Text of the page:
Finishers – some people love them, some people f*cking hate them.
If you don’t know what a finisher is, it’s basically 5-10 minutes of hell done at the end of your workout.
The point of a finisher? Usually one of the following:
- Get a quick ‘metabolic hit’
- Burn some fat
- Improve conditioning/cardio
- Get a quick pump before leaving the gym
Finishers can also be purely psychological. I’ll sometimes throw one in just so someone can feel like they’ve ‘worked out’ (psst, don’t tell that to any of my clients). Most of the ‘important’ work will have already been done – the finisher just gives them that feeling of being sweaty and tired that people love.
However, one of the biggest and more important benefits of finishers is that they can make you mentally tougher. I truly believe that.
Your heart will beat out of your chest.
Your muscles will shake and burn.
Your lungs will feel like they can no longer take in air.
But once you’re done, you have achieved something. As corny as it sounds, you feel like a stronger person. You know that you can go through pain and make it to the other side. This is especially true for athletes who will be faced with adversity in their sport, but it’s powerful for anybody.
Disclaimer: I’m a big advocate of smart training. You shouldn’t do super intense finishers every session. The key to all this is to not overdo it.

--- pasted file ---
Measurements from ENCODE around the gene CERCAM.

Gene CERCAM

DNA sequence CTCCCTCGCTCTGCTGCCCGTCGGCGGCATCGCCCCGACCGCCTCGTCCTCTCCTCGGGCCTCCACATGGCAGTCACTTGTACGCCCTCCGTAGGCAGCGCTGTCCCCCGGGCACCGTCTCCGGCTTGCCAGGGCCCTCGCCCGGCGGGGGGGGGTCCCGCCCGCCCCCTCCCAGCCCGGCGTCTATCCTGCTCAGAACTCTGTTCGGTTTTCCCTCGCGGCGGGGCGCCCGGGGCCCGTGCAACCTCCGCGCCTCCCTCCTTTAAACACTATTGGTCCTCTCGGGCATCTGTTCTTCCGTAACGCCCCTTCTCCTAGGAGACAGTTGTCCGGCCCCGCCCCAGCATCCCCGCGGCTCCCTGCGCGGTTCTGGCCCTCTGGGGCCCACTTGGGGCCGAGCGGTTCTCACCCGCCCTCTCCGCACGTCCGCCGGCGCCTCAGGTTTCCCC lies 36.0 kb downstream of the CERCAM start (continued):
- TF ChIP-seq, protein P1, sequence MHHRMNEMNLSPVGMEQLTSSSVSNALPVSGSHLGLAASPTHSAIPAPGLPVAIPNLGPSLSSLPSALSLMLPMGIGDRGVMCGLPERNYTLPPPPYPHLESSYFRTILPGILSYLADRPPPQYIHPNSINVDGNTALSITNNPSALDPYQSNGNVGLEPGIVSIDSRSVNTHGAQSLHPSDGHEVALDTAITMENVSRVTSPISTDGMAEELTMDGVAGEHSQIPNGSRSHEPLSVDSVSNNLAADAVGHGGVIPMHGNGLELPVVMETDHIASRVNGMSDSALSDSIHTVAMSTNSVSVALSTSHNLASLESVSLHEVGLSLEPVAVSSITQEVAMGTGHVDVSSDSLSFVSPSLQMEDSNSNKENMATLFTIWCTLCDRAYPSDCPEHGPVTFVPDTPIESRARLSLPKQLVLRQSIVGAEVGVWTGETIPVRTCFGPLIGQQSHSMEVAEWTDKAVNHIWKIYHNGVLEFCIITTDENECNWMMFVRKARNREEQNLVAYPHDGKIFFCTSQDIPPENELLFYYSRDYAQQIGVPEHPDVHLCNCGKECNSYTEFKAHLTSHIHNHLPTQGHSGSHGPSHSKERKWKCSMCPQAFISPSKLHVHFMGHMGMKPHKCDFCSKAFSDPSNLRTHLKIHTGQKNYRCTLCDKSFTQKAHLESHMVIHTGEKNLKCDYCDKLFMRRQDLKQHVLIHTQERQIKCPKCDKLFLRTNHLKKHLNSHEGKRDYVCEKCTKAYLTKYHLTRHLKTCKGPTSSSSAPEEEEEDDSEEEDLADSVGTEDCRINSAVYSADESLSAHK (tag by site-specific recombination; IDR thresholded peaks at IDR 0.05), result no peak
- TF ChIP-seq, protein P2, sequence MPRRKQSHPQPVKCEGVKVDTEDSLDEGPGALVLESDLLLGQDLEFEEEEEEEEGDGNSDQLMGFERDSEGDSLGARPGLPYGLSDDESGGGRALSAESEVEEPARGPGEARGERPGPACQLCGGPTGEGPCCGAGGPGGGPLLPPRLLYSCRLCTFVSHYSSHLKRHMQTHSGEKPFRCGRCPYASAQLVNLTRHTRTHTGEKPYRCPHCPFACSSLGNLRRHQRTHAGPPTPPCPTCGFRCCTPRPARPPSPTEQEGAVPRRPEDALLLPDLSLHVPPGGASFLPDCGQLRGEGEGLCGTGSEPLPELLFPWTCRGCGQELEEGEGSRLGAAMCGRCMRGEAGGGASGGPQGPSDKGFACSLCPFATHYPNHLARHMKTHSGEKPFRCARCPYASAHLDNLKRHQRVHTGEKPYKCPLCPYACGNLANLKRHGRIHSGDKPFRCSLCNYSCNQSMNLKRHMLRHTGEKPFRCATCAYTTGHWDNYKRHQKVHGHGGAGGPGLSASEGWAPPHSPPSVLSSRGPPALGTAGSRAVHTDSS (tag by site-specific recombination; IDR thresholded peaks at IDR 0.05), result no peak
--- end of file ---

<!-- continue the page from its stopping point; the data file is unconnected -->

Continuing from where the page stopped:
So having said all that, here are some of my favourite finishers you can start implementing immediately.
You can never go wrong with a set of farmers walks. I’ve talked about them extensively before, and I still do them to this day. Just grab some heavy kettlebells/dumbbells/sandbags/trap bar/logs and WALK!
To improve cardio, use lighter weights and walk for slightly longer distances.
For more of a strength effect, go heavier and walk for a shorter distance.
Switch up the implements and style of carry to avoid getting bored and to hit different muscle groups. I like kettlebells and sandbags. You can even combine them with other exercises, such as press-ups or squats, but be warned..
Tabatas are great occasionally, but very overused in my opinion.Tabatas are good for a quick metabolic hit, so will improve your cardio and give you some fat burning effects.
They only take 4 minutes, but unlike premature ejaculation, you’ll be happy it was only 4 minutes.
The format goes like this: 20 seconds all out effort, 10 seconds rest. Do this 8 times.
That work to rest ratio makes tabatas lactic dominant, so be prepared to BURN!
You can do tabatas with anything you want. I recently had my client do a 20 second Versaclimber sprint, rest 10 seconds, then 20 seconds of kettlebell swings, rest 10 seconds, then back to the versaclimber etc, until the eight sets were over.
You must have good technique when doing tabatas – don’t try to do kettlebell swings in a finisher if you can’t do them when you’re fresh. Choose simple exercises, like a bodyweight squat or battle ropes.
Very time efficient. Once a week or every couple of weeks is good depending on your how fit you are.
Matrixes (or matrices according to proper English)
Matrices are an excellent way to get in extra volume for a specific muscle group.
For example, if you’ve just done a lower body session and want to ‘finish off’ your legs for more gains, you can do a leg matrix to cause even more muscle damage (in a good way).